back to list of e-newsletters
Another mystery of childhood revealed!
Why do kids look to see if you're watching before they cry?
My friend and colleague Pam Leo, a parent educator in Maine,
explained something to me recently that had always been a
mystery. Have you ever seen a child fall on the playground, and
then look around to see if anyone saw them fall before they
decide whether to cry or not?
Most parents seem to think that these tears must be fake, or
manipulative, since the child can turn them off or on, depending
on what the response is. If they can hop back up to play if no
one rushes over to see if they are OK, or if they look around to
make sure you're watching before they break out the sobs, how
can the feelings be real? Pam suggests that there is nothing
fake or manipulative about this kind of crying, and in fact,
that it shows how smart children are about their emotions.
Children, she says, know when they need someone to listen to
them. If no one acknowledges seeing them fall, they often don't
cry, because they know there is no one available to hold them or
listen. We all know it is better to cry with a friend (or with
Mommy) than to cry alone. On the other hand, if we DO
acknowledge seeing them fall, then they will often cry and cry,
far in excess of what that fall warranted. That's because now
that there is some attention for their feeligns, they are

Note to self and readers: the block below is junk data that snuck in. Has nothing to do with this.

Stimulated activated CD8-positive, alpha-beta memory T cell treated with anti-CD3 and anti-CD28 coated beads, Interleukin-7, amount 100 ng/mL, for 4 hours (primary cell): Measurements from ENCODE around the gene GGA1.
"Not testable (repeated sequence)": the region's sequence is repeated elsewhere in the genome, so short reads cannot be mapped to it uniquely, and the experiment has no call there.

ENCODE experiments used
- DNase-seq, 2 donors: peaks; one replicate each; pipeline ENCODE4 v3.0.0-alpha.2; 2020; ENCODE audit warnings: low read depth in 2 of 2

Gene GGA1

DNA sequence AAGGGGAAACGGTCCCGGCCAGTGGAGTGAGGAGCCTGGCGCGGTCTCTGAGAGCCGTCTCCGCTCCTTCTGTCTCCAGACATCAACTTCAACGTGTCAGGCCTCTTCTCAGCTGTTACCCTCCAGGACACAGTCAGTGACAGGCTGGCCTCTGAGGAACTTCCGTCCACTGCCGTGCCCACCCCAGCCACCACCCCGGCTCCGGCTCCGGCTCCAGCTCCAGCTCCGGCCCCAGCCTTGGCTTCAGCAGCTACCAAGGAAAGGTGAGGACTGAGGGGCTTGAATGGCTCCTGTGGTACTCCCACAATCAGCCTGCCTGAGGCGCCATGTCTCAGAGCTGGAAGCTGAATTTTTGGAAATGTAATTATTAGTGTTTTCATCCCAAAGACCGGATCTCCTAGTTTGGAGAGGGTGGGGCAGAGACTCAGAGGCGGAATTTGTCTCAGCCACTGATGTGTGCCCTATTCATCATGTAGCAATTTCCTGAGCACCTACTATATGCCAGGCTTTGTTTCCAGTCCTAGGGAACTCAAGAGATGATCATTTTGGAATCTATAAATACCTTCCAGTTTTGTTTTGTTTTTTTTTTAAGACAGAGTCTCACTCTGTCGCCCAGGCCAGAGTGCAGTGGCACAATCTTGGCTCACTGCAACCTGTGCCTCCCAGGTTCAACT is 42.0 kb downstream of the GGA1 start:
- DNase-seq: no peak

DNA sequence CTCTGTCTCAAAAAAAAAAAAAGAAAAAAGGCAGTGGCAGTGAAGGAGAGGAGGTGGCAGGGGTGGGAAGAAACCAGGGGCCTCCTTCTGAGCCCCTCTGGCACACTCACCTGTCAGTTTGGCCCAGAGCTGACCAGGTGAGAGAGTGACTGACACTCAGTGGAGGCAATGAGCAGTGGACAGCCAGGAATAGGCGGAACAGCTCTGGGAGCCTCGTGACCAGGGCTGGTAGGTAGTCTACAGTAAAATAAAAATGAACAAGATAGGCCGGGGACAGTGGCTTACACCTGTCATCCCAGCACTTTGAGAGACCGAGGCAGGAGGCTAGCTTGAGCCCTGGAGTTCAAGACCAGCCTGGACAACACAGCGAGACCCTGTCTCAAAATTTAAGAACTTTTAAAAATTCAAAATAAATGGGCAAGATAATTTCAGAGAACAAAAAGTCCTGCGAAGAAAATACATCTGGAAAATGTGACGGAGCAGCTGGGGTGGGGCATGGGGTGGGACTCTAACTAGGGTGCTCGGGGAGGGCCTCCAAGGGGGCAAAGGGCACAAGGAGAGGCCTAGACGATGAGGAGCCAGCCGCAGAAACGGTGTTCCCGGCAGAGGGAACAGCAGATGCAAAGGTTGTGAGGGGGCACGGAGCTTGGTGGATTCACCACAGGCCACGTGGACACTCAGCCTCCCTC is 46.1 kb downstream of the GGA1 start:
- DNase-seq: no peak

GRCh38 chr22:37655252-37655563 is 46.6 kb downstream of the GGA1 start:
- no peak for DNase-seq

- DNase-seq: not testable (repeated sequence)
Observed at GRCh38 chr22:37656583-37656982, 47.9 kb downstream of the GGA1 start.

emptying out old stored up hurts along with the current little
hurt. Pam told me that she always reminds parents, "it makes it
easier to listen to children crying if we can remember THIS IS
NOT ONLY ABOUT
In other words, childrens' tears are always real, and they are
always important enough for us to listen to, even if they seem
out of line with the tiny injury received. Children often use a
little scrape and the fact that we are paying close attention to
them, and offering them affection, as an opportunity to let out
the feelings that they put aside all day or all week until they
were ready to burst. Pam adds that the same basic idea is true
for tantrums as well. Usually a tantrum is not only about the
little thing we DID see happen, but is the result of an
accumulation of little frustrations and disappointments we
DIDN'T see happen. At some point a hurt will be the last drop
that spills over the whole cup.
So next time your child looks around to see if you are there
before bursting into tears, don't just shout out "You're OK"
from across the playground, come on over and see if they have
any feelings they need to share before they can get back to